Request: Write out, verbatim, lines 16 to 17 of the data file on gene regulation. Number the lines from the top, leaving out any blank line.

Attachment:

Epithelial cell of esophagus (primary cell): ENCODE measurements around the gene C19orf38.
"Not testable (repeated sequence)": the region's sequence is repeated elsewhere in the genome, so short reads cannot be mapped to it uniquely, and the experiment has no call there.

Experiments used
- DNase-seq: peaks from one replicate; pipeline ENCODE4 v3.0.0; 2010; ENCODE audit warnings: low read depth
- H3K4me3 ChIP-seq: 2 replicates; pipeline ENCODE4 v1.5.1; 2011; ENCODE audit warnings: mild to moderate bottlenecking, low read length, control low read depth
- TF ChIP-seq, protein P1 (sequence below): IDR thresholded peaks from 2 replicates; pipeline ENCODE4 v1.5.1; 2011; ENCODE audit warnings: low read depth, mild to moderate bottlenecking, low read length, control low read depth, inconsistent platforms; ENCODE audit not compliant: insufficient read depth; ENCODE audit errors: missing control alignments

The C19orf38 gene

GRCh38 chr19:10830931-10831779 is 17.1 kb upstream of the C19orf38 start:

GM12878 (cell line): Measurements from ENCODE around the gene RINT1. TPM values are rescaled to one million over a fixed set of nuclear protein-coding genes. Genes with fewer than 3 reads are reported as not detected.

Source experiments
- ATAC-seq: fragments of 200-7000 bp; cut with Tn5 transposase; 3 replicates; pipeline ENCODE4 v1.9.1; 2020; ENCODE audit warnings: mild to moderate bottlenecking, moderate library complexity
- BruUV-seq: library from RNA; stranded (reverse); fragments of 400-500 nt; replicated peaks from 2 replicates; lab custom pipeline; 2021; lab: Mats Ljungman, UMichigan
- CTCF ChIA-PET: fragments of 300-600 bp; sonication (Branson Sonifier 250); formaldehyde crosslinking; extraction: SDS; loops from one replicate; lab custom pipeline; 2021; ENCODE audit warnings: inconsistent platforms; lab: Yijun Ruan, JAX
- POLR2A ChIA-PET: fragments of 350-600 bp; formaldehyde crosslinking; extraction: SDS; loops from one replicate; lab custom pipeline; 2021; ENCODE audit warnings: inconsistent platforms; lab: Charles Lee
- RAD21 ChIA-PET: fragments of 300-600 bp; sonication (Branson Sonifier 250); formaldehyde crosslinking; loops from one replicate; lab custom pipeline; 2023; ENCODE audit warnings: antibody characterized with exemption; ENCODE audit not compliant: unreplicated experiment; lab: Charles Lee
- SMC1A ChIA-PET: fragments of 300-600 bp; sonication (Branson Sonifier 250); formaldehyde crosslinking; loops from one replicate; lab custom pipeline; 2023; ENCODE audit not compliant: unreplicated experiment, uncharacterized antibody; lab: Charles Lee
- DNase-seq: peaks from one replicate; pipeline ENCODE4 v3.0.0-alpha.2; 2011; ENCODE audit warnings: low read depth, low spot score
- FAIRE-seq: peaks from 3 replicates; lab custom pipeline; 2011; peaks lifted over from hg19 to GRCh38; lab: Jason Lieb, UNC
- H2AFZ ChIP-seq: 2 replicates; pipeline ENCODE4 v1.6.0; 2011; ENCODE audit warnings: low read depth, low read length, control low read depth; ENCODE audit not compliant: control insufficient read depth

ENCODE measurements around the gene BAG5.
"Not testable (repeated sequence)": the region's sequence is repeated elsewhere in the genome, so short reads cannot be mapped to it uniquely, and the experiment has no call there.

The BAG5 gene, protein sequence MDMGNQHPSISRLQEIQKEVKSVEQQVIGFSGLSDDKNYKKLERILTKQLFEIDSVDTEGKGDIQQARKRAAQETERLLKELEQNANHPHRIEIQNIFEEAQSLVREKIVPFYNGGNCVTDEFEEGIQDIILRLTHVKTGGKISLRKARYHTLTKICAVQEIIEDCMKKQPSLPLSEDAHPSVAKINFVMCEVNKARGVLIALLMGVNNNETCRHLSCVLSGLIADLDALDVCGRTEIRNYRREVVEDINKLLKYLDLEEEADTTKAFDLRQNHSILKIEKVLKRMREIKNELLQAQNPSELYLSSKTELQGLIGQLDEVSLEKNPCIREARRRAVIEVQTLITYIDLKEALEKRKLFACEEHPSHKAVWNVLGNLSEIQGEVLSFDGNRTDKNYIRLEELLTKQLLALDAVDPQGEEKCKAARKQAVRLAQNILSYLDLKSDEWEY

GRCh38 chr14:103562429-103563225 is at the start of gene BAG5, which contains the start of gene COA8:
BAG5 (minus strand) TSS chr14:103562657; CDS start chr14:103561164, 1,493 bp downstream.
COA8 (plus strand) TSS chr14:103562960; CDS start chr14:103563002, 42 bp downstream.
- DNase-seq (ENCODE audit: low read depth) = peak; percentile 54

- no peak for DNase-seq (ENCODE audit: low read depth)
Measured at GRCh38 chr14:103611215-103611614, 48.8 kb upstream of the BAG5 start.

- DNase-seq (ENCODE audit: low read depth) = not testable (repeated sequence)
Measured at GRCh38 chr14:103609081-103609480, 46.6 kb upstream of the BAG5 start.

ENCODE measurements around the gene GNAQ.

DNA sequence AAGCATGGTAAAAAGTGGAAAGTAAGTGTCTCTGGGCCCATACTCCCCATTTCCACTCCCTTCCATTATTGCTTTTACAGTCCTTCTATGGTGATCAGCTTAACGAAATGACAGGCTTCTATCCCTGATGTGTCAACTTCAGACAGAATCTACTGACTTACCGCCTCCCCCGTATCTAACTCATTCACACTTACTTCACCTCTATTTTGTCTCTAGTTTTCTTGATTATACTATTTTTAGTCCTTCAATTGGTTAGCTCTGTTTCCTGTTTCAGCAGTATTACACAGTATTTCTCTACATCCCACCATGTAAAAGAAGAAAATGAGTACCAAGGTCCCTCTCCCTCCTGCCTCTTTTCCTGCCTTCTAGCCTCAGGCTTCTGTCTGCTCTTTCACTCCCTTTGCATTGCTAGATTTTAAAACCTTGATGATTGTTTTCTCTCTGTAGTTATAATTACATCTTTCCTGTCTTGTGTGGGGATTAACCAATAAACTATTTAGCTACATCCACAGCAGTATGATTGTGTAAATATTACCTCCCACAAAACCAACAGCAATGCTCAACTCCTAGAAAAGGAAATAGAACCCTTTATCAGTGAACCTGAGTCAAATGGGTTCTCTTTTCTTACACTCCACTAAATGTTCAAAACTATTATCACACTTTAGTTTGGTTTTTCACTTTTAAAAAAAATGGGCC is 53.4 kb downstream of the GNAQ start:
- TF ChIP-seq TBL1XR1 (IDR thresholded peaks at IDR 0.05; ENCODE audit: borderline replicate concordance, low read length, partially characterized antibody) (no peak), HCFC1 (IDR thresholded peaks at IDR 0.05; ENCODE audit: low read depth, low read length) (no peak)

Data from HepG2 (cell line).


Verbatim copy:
- SMC1A ChIA-PET: fragments of 300-600 bp; sonication (Branson Sonifier 250); formaldehyde crosslinking; loops from one replicate; lab custom pipeline; 2023; ENCODE audit not compliant: unreplicated experiment, uncharacterized antibody; lab: Charles Lee
- DNase-seq: peaks from one replicate; pipeline ENCODE4 v3.0.0-alpha.2; 2011; ENCODE audit warnings: low read depth, low spot score